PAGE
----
Healing Myopic Children: A Stitch in Time Saves Nine

Healing Myopic Children: A Stitch in Time Saves Nine

Mohammad Ashraf Rather

I am suffering from myopia since my childhood but unfortunately, like hundreds of children, my condition was neither identified by my parents nor by my teachers at an early stage. I came to know about my eye ailment(myopia) very late when i was studying in the 12th standard. Myopia, also known as near-sightedness and short-sightedness, is a condition of the eye where the light that comes in does not directly focus on the retina but in front of it, causing the image that one sees when looking at a distance object to be out of focus. It does not affect focus when looking at a close object.
I feel compelled to write something about this much prevalent eye problem/ condition among school going children on this special day (Children’s Day) because of the two reasons. First , since I have worked in various schools from last five years and I have seen a large number of students in these educational institutions who are suffering from visual impairment (myopia) and seeing such little kids suffering racked my very being. I am always worrying about such children in other schools who may have the same problem ;thus I am eagerly waiting for the early identification of the problem by school teachers and, thereafter, immediate treatment for them. I do not want to see such students suffer in schools and , on account of negligence, worsen their eye sight.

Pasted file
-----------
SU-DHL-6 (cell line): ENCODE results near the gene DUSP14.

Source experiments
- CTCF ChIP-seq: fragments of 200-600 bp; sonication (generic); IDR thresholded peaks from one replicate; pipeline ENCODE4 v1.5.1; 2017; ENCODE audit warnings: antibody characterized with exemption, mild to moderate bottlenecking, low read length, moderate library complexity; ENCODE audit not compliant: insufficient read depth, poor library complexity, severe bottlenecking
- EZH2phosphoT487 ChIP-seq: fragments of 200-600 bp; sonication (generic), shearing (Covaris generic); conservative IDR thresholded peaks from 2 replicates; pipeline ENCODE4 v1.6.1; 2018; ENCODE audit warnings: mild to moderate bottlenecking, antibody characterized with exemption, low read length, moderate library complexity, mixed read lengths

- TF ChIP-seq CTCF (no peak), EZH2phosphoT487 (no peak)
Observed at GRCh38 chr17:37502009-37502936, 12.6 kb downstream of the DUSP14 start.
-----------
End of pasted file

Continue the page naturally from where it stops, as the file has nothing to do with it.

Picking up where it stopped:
Second, I feel restless from the day when I read a report published by one of the newspapers regarding myopia wherein the top medical institute of India in Delhi (AIIMS) , in its study, has revealed that over 13% of the school going children in India has turned myopic due to excess usage of electronic gadgets. Thus, it becomes imperative for all school teachers to feel and understand the importance of identifying such children in their classrooms as early as possible because early identification definitely can prevent worsening of their eye sight in future. Not only this, timely identification and treatment can even be of very helpful in removing such eye sight defect among such children. But, neglecting such students with this kind of visual impairment can lead them into great trouble in the future.